Stanley Morison (1889-1967) was the preeminent authority on typography in Britain in the 20th century. Besides his many publications, his influence was exerted partly through his positions as a consultant to the Monotype Corporation, to The Times newspaper (for which he designed Times Roman in 1932), and to the University Press, Cambridge.
Almost all Morison's books and papers were destroyed by enemy bombs on 10/11 May 1941. This collection therefore consists chiefly of papers he accumulated after that date, although some earlier papers have come into the collection from other sources.
Morison's own papers, the main part of this collection, were given to the Library by his executors. For the story of this gift see Brooke Crutchley, To be a printer (1980), 183-5, and D. J. McKitterick, 'Typographers tallied: the origin and growth of the Stanley Morison Room, Cambridge University Library', Matrix 5 (1985), 15-22. Other considerable parts of the collection were contributed by Brooke Crutchley, Nicolas Barker, John Waynflete Carter, and others.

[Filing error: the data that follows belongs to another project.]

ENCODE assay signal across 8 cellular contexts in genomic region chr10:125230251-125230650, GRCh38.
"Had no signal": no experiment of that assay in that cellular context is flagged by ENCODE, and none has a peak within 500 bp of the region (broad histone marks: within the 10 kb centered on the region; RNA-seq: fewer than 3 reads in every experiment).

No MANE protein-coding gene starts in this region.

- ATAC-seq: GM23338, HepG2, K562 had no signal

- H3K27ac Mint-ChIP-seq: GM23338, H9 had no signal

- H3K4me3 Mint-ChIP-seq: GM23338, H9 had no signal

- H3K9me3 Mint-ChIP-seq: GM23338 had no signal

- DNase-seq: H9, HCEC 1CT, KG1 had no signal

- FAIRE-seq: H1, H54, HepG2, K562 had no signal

This finding aid was prepared by J. F. Coakley in 2009 and revised with additions in 2013. Except for the latest additions, the collection corresponds to part of the old 'MS Morison'. The present series numbers A-H supersede the old series numbers I-XIX. The old arrangement was made in the 1970s, and a handwritten finding-aid keyed to these numbers served readers in the reading room until 2010. A concordance to these numbers is as follows: I Miscellaneous correspondence = D. II Notebooks = E2. III Eric Gill = G. IV Reynolds Stone = D/264. V Monotype = B1. VI Cambridge University Press = B2. VII The Times = B3. VIII Consultations for newspaper and magazine typography = B4. IX Typographical questions etc. = various. X Compositions by Morison = A. XI Miscellaneous notes = E2. XII John Fell = A/64. XIII Lyell Lectures Politics and script = A/68. XIV Encyclopaedia Britannica = C. XV Printing and the mind of man = A/60, 65. XVI Compositions by others = E3. XVII Miscellaneous typographical questions = various. XVIII Financial papers = E1. XIX Papers about Morison = H. This is approximate: many papers have been regrouped.